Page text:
There are a lot of tax myths circulating around this year. Some of them are related to 2018 tax changes; others are just rumors that the blogs have picked up and reported as facts. Still, others relate to persistent questions that the IRS frequently faces.
If you get too wrapped up in tax myths, you can easily get overwhelmed. However, you don’t have to let this happen to you. For the most part, you can go about filing your taxes just as you normally would. Here’s a breakdown of three tax myths you should know about.
1. Tax Myths: Phone Calls and the IRS
There are several different tax myths when it comes to speaking with the IRS by phone.
Fact: The IRS May Call You, But Be Wary
The first myth is that the IRS never calls you. This myth came about because there are a lot of unfortunate scams out there. If someone contacts you via email, phone, or even in person, claiming to be an IRS representative, then you should definitely be wary of a scam. Oftentimes, scammers do exactly this. They do so to get your information and/or your money. Don’t give it to them.
However, it’s a myth that the IRS will never call. In fact, they do call people. They also visit people in their homes. There are three common situations that might trigger the IRS to call or visit you at your home or business:
- You have an overdue tax bill
- Your tax return is delinquent
- There is a delinquent employment tax payment
- To tour business as part of a criminal investigation or an audit
Here’s What You Need to Know
Based on an April 2017 Fact Sheet from IRS.gov:
- The IRS almost always contacts you by snail mail first, usually multiple times.
- The representative carries two forms of IRS ID. You have the right to see them.
- In fact, you can request the phone number to verify the ID and the person has to give it to you.
- They will never demand immediate payment, even if you owe money to the IRS.
- They will advise you of your rights as a taxpayer.
- A real representative will never make any threats.
In almost every instance that an IRS representative might call you, it won’t be a surprise, because you’ll have received several notices in the mail. You are always notified in advance of audits and delinquencies. After a long period of unpaid taxes, during which you’ll have received many notices, the IRS can pass your debt off to a private tax collector. You’ll be notified about that in writing.
So, the myth is that IRS calls are always a scam. The truth is that the IRS may call you, but only under certain conditions, and you have a lot of recourse to make sure they really are who they say they are.
Fact: You Can Call the IRS
Another related tax myth is that you can’t call the IRS. This is a bit of a fuzzy one. The truth is that you can indeed call the IRS. You can even sometimes talk to a real live person. However, the reason that this myth persists is that calling the IRS is often a waste of time.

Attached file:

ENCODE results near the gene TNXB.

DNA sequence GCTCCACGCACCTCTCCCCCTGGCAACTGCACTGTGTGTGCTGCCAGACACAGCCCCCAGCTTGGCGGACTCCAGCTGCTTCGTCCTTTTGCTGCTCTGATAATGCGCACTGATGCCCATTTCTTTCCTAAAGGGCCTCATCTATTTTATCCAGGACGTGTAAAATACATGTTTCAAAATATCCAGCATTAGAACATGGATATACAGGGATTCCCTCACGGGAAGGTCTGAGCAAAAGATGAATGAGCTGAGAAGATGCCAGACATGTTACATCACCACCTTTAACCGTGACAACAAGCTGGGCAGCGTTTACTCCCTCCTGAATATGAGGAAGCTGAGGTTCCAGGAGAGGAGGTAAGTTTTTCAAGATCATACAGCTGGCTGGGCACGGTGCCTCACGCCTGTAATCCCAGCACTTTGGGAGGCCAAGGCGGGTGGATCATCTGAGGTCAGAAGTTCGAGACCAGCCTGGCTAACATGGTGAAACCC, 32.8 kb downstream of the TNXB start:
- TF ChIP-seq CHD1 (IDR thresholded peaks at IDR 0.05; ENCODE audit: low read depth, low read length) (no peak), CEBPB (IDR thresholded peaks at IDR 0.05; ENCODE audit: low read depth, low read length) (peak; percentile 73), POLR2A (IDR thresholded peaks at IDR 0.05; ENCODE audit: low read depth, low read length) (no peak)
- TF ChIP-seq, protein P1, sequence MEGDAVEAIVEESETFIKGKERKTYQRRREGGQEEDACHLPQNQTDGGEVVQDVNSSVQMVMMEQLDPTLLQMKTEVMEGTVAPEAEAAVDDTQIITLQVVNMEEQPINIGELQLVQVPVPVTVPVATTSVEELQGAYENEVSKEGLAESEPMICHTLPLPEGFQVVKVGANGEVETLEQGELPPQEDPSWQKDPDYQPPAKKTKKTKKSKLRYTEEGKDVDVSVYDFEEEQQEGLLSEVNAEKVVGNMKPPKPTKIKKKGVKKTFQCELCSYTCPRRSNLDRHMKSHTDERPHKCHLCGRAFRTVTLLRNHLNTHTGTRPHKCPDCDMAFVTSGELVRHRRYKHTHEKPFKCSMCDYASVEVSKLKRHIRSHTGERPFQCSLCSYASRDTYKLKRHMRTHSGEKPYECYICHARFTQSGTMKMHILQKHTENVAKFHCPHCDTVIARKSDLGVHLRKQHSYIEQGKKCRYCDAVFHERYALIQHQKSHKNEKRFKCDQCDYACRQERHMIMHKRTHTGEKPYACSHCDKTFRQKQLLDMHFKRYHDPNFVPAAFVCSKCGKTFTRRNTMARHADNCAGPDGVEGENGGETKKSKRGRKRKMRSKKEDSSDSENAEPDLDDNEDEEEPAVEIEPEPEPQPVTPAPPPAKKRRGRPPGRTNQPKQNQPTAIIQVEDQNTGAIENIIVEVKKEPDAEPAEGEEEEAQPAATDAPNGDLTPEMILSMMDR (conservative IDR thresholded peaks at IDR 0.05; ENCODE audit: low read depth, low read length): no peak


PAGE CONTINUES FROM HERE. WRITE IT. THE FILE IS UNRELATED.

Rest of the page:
If you want to call the IRS, they have different numbers depending on whether you’re calling about an individual, business, or special taxes (such as excise taxes). You’ll need to look up the correct number then call during their advertised hours of availability, which are typically 7-7 M-F. Wait times can be very long, especially at the peak of tax season.
It’s important to understand that if you’re calling about your own refund, it takes time to get an answer. Don’t bother calling if it’s been less than three weeks since you filed an electronic return or six weeks since filing a paper return. If you have IRS questions, your best bet is to search the IRS.gov website. However, if you do need to talk to a person on the phone, it is possible to do so.
2. Tax Myths: 2018 Tax Refunds Will Be Slow to Come
There have been reports all over the Internet that tax refunds will take forever to arrive this year. People are reporting this for a number of reasons. The recent government shutdown concerned some people. Others said that adapting to the new tax changes will slow the IRS down. However, the IRS reports that this isn’t true at all.
The IRS says that 90% of refunds are sent within ten days of receipt by the IRS.
It is true that if you already filed your taxes early this year then you might have seen some delay in your refund. In particular, people who received the Earned Income Tax Credit and/or Additional Child Tax Credit had some delays. However, those delays don’t apply to people filing closer to the April 15th deadline.
As with all other years, you’ll receive your tax refund most quickly if you file electronically and also accept a direct deposit return. If you file by mail and/or request a physical check, then it naturally takes longer. All people who file by April 15th should receive their returns no later than May 24, 2019.
3. Tax Myths: Confusion over Tax Transcripts
You can request a tax transcript free online from the IRS. It has all of the major information that you need about all of the federal tax returns you have filed in the past. People typically request these when they need that information to qualify for a loan but haven’t kept their own records.
So, what’s the myth? Apparently, a lot of people presume that requesting a transcript will give them information about the status of their refund. That’s not true. In other words, if you’ve filed your taxes, and you want to know when you’ll get your refund, your tax transcript isn’t going to help you. It doesn’t have any information about the timing of the refund or even the amount you will get.
The IRS has an online tool called Where’s My Refund if you do want that information.
Have you heard any new tax myths this year? Share with us in the comments below.